Leszek Dawid, photo: Dominik Pisarek / Forum

Leszek Dawid, photo: Dominik Pisarek / Forum

A filmmaker who is never in a hurry and prefers quality over quantity, he has garnered more awards than the amount of movies he has directed. Although You Are God is only his second feature, Leszek Dawid appears to be one of Poland's most mature filmmakers

Asked whether he had always known that he would be a filmmaker, the 1971 born director answers with laughter: "you can't know these things in advance". Almost like the protagonist in Jan Jakub Kolski's History of the Cinema in Popielawy whose story is to Poland what Giuseppe Tornatore's Cinema Paradiso is to European cannons.

Before he arrived at the Łódź Film School he finished English Studies at the University of Wrocław. Wishing to pursue his interest in photography, he thought of applying to the Faculty of Cinematography. "One time I went to the Łódź School, I walked along its hallways and thought to myslef that I just didn't understand the place. I forgot about film for a long time. But finally I realised that I had to do something in order not to think in the future that didn't even give it a try".

That's how he ended up going to the Łódź Film School. Upon meeting Kazimierz Karabasz and other masters of the Polish cinema, he became fascinated with the documentary genre.

The university was a place of meetings, meetings which allowed him to discover himself better. "School is for trying everything and not believing anyone who tells you what is good and what is bad. Thankfully the teachers I had were different, they talked about searching for something new and always giving more of oneself. I will always remember Wojciech Marczewski's classes and his suggestions to always leave your own imprint in everything we do".

The Łódź Film School also taught me a lesson in modesty. "During the second year, before I filmed A Bar at Victoria Station / Bar na Victorii I was expelled. My films weren't terrible, they were average but I was extremely stubborn. I insisted on filming a documentary about the Alpinist Marcin Tomaszewski o 16mm tape". The lecturers didn't like the result and Leszek Dawid left the School for a short while. "I later came back but the memory of the expulsion always remind me of the relativity of the profession I chose".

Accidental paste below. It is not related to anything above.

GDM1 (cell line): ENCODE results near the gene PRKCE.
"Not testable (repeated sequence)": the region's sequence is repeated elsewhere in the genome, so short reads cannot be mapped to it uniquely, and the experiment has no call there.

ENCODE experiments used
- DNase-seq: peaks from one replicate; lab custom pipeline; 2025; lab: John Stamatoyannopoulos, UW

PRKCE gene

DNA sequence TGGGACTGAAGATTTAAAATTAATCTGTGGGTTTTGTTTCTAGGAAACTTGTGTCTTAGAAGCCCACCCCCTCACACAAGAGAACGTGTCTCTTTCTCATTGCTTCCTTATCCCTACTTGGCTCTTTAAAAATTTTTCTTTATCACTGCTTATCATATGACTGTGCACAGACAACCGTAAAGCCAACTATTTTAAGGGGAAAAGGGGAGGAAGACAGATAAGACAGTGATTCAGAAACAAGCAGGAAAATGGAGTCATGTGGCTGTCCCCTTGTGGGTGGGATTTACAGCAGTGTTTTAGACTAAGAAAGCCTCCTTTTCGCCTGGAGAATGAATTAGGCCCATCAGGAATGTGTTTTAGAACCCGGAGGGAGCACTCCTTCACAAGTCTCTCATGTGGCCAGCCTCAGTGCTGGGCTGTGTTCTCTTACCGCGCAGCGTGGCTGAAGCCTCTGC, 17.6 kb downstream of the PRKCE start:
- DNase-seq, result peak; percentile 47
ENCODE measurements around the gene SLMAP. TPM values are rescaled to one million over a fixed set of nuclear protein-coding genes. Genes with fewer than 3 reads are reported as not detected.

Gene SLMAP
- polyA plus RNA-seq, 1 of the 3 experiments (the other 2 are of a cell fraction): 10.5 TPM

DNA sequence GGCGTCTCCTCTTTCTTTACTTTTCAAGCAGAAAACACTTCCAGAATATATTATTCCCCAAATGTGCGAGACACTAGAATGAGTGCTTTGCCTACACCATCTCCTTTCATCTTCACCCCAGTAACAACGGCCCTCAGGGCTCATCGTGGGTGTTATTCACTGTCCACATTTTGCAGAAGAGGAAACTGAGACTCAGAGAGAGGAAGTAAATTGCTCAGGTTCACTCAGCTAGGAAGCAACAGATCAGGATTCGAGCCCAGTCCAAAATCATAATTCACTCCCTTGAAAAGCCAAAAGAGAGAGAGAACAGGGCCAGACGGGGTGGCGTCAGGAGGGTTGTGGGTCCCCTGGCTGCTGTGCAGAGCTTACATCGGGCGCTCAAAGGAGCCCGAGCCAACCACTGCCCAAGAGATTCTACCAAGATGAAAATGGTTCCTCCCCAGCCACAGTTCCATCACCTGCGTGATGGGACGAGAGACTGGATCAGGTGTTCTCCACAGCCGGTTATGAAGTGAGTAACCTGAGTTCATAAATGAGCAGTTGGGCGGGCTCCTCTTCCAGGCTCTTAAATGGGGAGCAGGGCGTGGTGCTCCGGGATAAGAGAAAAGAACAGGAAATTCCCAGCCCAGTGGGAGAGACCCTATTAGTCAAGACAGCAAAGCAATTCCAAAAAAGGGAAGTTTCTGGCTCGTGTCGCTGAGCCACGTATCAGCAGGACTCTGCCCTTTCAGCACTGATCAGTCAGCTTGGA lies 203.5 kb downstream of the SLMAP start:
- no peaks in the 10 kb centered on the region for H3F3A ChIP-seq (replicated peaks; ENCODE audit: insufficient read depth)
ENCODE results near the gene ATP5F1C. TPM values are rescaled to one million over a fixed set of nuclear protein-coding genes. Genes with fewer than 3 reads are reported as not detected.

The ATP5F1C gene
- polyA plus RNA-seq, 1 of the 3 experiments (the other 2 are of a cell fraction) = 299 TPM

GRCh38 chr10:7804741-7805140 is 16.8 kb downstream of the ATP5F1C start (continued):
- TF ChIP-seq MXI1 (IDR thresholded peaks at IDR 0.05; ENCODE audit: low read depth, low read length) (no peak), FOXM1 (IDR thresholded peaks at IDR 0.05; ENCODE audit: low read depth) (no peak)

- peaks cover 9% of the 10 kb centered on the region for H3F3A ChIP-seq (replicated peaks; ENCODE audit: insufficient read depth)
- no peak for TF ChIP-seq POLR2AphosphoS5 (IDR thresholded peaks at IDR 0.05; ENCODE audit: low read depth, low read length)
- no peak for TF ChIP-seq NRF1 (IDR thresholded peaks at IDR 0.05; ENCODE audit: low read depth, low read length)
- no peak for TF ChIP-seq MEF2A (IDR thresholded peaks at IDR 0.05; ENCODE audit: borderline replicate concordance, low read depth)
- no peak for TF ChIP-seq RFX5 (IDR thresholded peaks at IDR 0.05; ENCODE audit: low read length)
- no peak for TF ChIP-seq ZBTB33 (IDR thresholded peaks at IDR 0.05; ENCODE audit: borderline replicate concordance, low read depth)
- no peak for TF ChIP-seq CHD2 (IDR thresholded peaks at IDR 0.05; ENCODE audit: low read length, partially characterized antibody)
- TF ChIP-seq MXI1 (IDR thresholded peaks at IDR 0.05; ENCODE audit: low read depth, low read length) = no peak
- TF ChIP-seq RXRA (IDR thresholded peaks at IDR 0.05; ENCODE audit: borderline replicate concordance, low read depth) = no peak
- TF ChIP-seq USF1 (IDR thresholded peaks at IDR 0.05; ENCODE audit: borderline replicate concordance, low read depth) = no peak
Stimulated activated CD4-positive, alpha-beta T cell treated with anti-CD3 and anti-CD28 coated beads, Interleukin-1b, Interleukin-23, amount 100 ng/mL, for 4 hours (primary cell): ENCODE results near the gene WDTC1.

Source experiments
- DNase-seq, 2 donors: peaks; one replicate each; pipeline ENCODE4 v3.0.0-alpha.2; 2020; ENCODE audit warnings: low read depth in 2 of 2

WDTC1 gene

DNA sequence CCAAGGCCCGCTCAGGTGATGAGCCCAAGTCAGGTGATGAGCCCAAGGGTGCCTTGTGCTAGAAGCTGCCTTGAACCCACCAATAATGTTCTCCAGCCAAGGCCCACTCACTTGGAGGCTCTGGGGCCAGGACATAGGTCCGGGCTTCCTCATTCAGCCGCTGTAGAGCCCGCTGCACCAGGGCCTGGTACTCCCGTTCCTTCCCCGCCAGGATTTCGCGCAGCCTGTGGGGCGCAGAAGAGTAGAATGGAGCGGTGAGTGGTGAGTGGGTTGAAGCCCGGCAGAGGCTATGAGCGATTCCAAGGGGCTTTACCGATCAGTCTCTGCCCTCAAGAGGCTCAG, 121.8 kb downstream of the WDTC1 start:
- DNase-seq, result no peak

Leszek Dawid avoids conversations about his sources of inspiration. "As time goes by I feel that masters are a threat to filmmakers: with their experience, their personalities, with the impact they have on you. Subconsciously you try to tread in their footsteps. When you notice that this is happening, you should quickly change directions."

Paving his own path in the industry, he came back to his family regions. A Bar at Victoria Station, Dawid's most renowned documentary begins in his hometown of Kluczbork. He knew the two young unemployed men from his childhood. He took his camera and embarked on a journey with them. "There was only me, the camera and them. The three of us went to London. I shared their fates, I had as much money as them, only my perspective was different. I wanted to make a movie, they wanted to find a job."

At Poland’s prestigious Kraków Film Festival, for its "pulse and energy", A Bar at Victoria Station received the Silver Lajkonik for Best Polish documentary and the Silver Dragon in the international competition. It was also nominated for the Polityka weekly Passports in the film category and won two other awards, one at the Ińsk Festival and the other in Neubrandenburg.

Dawid’s subsequent films also proved his sensitivity in observing human tribulations. His feature etude My Place / Moje miejsce exposes a moment in the life of a 26 year old drummer who decides to leave his family town to try his luck in Warsaw. The jury of the Kraków Film Festival singled the movie out for "showing the real story of a young man searching for his place in life and society", while at the Young and Film Festival in Koszalin My Place was sought out for its "excellence of craft, professionalism and honesty in its approach to the topic".

Apart from A Bar at Victoria Station and My Place, On the Road and the melancholic documentary Zaungaeste / Zaungaste – Zza płotu filmed with the German director Matl Findel, are other films that show people’s inability to reconcile their own aspirations with societal expectations. On the Road / W drodze is a documentary built from thoughts and opinions of hitch-hikers who the director picked up in different places in Poland.

These topics also come around in Leszek Dawid’s features. In My Name is Ki he told the story of an ambitious woman who tries to be a mother and not give up on her career. You Are God portrays people whose particular sensitivity makes them stand from the housing estate they live in.

"Every now and then I hear that I tell the stories of people who are lost in everyday reality. I believe that this happens by chance," the filmamker confesses "my films talk about people in certain contexts and I hope that they will never become films only about the context. Essentially, what is most interesting to me is not having a plan for your own cinema".